An immediate object of desire among the rich and famous, the seven bold Narvals and their sleek, futuristic styling led the way into a brighter and more promising postwar world. As documented by Jean-Paul Tissot in the books, Delahaye: La Belle Carrosserie Francaise and Figoni & Delahaye 1934-1954: La Haute Couture Automobile, the Figoni Narval was a favorite of the era’s celebrities including French singing star and composer Charles Trenet, who took a Narval(800495) along with him on his American tour during 1948. Prince Ali Salman Aga Khan, the renowned international playboy and man of adventure, bought one for his bride, the legendary Hollywood screen icon Rita Hayworth. The sleek vehicles were also a hit in the United States, with the Narval depicted in a 1947 edition of Road and Track and in 1949, Narval 800543 was the cover subject of the magazine’s February 1949 edition.

This Delahaye 135M Narval Cabriolet – No. 800516

 

According to Tissot, this example, numbered 800516, was constructed upon Delahaye 135M Chassis 800516 and completed in March 1947 with its original color scheme comprising Light Blue Metallic paint with blue leather interior. It was sold and delivered to Mark B. Deitsch, the President of the Prima Company in Ohio, which manufactured fine ladies’ footwear. In 1954, the Narval was used in a magazine advertisement for “Cover Girl Dress Flats by Prima,” hence this car’s wonderful “Cover Girl” nickname.

Subsequently, 800516 seems to have disappeared from view until the 1970s or early 1980s, when it was owned by Erich Traber in Switzerland, where it received partial restoration and an engine swap to engine serial number 48482, with the donor car being an Antem-bodied Delahaye 135 convertible, which was the Carrosserie Antem’s Paris show car. It can be seen on Page 75 of the Jean Antem book by Dominique Pagneux and published in 2002. While some publications had stated that the car offered here, 800516, had once received a Cadillac V-8 engine, this is incorrect. Both the Narval (800516) on offer and the Antem-bodied car (48482) were later sold as a package to the late R.L. Atwell of Fredericksburg, Texas.

In the 1980's Mr. Atwell sold the Narval with engine 48482 installed to Russ Jackson of Barrett-Jackson collector-car auction fame. His son Craig Jackson (now CEO of Barrett-Jackson), performed a full restoration and sold the Delahaye, now finished in black with dark red snakeskin leather upholstery at Barrett-Jackson's 1989 auction to one Mr. Hata of Japan. The car remained there with him in nicely restored and little-used condition in the Hata Collection Museum until February 2013, when it was purchased and transported to California. Meanwhile, Mr. Atwell sold the Antem-bodied car with engine 800516 in it to John McMahan of Houston Texas, who retained it for many years, later selling it to J.A. Paalman of Holland. In February 2013, the Antem, now in very deteriorated condition, was purchased and transported to California to be reunited with the Narval on offer here. A number of photographs on file show the Antem-bodied car and the Narval’s original engine (800516) at the garage of Mr. McMahan in Houston circa-2000, and as located in Holland during 2013, including an image of the Narval’s original engine with the identification tag still affixed to the outside of the crankcase and just below the spark plugs.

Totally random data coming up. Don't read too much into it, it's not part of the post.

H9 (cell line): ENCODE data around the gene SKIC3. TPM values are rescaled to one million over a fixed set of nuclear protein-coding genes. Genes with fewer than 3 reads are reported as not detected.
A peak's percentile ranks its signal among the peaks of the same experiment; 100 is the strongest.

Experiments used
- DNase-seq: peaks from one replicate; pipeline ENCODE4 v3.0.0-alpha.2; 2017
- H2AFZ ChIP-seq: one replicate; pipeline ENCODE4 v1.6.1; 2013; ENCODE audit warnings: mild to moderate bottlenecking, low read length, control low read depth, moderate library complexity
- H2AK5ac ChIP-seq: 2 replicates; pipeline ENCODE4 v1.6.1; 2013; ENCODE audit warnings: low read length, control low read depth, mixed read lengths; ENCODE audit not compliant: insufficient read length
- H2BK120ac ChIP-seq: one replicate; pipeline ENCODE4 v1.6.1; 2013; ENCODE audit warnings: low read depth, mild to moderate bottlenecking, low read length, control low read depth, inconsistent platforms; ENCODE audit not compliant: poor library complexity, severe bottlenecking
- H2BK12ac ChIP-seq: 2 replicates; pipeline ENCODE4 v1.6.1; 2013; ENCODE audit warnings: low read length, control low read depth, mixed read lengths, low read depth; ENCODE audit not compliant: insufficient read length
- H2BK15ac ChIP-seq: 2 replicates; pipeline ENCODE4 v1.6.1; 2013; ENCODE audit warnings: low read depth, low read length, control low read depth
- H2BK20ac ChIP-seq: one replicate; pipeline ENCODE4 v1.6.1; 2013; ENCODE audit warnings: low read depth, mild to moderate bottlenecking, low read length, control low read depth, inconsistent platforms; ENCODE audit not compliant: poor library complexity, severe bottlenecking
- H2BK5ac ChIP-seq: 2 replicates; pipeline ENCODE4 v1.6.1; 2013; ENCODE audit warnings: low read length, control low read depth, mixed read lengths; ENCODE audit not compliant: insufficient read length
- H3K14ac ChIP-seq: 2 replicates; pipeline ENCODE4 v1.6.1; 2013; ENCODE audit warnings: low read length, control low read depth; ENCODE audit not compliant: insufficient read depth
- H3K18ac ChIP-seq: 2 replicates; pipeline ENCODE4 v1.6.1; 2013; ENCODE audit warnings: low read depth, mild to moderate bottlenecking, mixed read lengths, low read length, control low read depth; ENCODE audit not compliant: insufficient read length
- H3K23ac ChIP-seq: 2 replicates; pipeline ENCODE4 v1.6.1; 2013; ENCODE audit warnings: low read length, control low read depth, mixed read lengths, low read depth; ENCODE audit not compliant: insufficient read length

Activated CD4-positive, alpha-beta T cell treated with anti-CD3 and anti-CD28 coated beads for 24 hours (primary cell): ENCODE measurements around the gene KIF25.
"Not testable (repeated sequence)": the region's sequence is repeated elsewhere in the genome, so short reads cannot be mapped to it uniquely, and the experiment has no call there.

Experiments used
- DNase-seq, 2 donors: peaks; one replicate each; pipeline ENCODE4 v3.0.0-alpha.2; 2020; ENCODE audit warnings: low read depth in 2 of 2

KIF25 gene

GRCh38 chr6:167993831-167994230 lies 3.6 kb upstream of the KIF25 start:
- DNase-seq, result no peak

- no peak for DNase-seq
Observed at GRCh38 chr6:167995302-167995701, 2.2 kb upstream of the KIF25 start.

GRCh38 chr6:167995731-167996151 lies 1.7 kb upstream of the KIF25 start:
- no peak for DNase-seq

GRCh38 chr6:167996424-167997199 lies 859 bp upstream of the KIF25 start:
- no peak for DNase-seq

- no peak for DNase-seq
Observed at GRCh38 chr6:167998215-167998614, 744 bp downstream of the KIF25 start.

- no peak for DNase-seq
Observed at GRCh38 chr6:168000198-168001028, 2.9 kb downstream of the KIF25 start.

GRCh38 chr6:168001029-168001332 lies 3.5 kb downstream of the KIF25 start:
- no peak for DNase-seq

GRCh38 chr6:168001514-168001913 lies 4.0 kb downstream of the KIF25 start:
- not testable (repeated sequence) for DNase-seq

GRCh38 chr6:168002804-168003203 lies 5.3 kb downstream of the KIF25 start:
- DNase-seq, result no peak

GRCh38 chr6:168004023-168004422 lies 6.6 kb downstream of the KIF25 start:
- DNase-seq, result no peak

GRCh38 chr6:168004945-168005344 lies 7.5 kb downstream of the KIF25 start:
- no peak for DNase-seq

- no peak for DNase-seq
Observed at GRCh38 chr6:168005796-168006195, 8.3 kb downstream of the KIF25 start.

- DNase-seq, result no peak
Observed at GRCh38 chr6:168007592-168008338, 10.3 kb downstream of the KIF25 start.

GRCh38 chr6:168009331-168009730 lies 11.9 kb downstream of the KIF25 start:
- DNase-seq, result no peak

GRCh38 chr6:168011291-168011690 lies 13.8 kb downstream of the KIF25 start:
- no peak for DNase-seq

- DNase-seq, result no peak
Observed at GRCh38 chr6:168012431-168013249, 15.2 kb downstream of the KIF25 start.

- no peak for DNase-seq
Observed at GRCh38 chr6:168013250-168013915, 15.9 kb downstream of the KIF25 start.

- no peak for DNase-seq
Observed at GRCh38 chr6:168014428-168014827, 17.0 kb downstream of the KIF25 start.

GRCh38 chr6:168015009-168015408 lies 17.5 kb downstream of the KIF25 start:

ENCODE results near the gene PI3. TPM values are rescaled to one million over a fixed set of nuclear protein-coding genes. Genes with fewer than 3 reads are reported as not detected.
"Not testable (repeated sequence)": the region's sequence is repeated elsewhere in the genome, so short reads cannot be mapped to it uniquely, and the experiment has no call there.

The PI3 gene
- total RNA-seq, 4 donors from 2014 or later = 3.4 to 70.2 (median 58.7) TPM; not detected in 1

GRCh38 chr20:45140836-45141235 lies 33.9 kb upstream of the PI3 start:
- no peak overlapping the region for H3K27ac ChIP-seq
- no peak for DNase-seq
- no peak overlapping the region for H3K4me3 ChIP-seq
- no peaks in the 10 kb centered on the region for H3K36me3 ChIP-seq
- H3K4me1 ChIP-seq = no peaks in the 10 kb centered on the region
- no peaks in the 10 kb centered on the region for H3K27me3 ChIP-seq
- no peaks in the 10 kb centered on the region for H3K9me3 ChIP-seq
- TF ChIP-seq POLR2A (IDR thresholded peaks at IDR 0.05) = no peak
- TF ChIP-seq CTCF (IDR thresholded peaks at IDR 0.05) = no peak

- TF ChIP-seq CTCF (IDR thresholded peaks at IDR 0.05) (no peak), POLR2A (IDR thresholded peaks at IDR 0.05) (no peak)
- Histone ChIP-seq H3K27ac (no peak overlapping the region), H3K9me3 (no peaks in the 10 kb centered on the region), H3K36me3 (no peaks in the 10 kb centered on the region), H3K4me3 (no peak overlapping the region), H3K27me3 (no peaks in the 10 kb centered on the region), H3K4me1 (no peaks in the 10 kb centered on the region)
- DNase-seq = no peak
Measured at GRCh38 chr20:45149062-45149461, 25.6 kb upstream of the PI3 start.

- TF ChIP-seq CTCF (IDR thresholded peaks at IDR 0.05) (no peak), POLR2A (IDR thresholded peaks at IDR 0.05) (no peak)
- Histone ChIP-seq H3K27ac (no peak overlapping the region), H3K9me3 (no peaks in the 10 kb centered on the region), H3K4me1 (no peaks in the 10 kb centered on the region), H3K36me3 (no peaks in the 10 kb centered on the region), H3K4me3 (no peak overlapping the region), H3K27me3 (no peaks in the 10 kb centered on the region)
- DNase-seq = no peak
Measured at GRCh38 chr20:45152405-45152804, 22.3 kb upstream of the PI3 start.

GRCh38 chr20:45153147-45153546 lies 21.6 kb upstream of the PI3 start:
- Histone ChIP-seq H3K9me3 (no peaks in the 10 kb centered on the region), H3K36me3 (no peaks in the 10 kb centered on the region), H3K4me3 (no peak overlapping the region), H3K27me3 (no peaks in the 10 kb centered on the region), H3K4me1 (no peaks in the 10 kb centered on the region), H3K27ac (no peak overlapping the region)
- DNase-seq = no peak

While the Antem-bodied car is quite valuable in its own right, it is ultimately worth less than it would cost to restore it; however, the engines can certainly now be re-united with their original chassis, which will in turn enhance the “Narval”. Accordingly, the Narval’s original engine, numbered 800516, will accompany the vehicle at auction, mounted on a display stand. Additionally, the Consignor advises us that the Antem Cabriolet will also be included with the sale the Narval (plus shipping) if the winning bidder desires.

Recently during 2014, Narval 800516 was one of precious few road cars to be displayed at the Indianapolis Motor Speedway Museum, alongside the Mercedes-Benz W198 Streamliner. This Narval was also on display that year at the Amelia Island Concours d’Elegance. As an unqualified motoring icon and fabulously imaginative Figoni et Falaschi design statement, Delahaye 135M Narval 800516 stands today as the ultimate, and one of the very last, expressions of the French custom coachbuilder’s art form. Uncommonly sensual in every respect, 800516 also marks the closing chapter of the Classic Era and as such, it is a CCCA Full Classic automobile that will be welcomed at virtually any concours and event the new owner should ever desire to attend. As such, it will stand confidently on its own or provide the crowning touch to any proper collection of French motorcars including the finest achievements of French coachbuilders.